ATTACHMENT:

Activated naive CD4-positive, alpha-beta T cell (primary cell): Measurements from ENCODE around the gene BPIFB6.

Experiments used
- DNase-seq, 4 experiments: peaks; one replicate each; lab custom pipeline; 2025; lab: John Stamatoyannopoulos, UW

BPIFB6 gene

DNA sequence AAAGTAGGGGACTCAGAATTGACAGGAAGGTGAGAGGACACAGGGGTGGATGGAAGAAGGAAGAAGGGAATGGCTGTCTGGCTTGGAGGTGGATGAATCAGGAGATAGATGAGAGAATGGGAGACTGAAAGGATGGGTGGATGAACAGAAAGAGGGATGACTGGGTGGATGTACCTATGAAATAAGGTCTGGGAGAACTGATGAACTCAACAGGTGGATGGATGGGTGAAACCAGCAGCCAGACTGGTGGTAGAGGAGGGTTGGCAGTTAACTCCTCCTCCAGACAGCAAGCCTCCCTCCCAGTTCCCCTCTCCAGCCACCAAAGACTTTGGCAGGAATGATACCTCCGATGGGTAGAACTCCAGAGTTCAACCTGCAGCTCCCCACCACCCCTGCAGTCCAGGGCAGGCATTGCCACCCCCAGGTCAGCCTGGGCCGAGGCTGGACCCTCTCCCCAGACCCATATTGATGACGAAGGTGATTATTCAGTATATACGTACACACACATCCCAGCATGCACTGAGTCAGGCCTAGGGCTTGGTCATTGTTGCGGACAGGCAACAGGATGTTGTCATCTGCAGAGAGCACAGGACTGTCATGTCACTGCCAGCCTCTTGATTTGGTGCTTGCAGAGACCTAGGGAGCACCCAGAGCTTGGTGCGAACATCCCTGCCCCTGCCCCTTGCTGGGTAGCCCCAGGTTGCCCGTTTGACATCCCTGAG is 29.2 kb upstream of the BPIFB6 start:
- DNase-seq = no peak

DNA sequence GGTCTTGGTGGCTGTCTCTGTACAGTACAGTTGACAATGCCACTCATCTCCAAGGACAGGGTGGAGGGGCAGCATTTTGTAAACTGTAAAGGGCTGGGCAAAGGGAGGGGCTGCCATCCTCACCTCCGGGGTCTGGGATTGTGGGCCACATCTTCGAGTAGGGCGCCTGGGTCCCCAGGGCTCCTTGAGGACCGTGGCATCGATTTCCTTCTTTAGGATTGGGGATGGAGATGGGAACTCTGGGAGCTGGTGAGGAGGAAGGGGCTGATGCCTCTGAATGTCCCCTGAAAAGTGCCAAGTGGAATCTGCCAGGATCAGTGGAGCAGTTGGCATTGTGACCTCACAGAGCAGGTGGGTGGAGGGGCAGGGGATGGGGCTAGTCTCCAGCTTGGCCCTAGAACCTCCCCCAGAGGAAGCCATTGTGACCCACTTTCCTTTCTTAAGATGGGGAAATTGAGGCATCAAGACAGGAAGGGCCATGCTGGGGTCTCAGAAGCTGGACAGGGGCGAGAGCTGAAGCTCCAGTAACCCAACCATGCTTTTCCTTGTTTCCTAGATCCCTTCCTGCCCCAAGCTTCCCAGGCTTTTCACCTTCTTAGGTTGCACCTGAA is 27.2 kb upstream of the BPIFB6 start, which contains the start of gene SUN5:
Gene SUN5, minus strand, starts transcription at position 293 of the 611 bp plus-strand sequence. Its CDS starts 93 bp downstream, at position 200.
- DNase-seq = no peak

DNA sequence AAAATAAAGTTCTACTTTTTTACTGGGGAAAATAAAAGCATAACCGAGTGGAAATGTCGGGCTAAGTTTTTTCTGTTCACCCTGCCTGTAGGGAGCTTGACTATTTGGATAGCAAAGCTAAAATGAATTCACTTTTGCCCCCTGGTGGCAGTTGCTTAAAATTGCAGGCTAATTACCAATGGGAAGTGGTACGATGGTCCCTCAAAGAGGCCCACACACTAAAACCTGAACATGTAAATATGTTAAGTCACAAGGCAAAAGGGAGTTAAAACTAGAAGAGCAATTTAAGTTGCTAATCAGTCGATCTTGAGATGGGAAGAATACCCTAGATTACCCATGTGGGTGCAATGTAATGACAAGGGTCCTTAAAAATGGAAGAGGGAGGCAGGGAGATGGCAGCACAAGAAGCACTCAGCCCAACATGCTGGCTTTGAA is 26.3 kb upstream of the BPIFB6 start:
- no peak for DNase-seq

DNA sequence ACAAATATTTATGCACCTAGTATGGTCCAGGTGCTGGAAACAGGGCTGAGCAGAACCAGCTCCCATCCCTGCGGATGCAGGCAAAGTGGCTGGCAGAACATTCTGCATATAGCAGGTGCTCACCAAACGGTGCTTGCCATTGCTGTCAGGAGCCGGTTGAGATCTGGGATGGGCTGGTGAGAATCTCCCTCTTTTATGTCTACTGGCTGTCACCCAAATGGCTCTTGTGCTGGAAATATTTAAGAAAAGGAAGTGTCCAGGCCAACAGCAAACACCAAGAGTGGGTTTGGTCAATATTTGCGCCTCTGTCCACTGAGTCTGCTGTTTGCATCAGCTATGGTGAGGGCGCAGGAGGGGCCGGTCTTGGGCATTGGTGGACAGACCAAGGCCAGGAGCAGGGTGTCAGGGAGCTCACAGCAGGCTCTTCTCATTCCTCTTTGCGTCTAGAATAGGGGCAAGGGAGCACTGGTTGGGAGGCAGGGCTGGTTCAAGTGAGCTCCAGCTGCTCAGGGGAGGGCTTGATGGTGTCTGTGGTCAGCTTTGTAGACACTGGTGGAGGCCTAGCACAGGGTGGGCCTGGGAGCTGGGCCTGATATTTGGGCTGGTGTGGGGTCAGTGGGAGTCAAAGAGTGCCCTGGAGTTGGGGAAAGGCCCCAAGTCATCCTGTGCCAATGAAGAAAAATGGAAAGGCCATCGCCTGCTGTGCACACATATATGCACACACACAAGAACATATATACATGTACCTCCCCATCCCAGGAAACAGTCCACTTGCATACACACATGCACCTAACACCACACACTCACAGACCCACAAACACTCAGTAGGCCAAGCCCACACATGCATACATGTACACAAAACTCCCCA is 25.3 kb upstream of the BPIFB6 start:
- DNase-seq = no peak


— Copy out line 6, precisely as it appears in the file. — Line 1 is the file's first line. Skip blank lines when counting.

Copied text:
- DNase-seq = no peak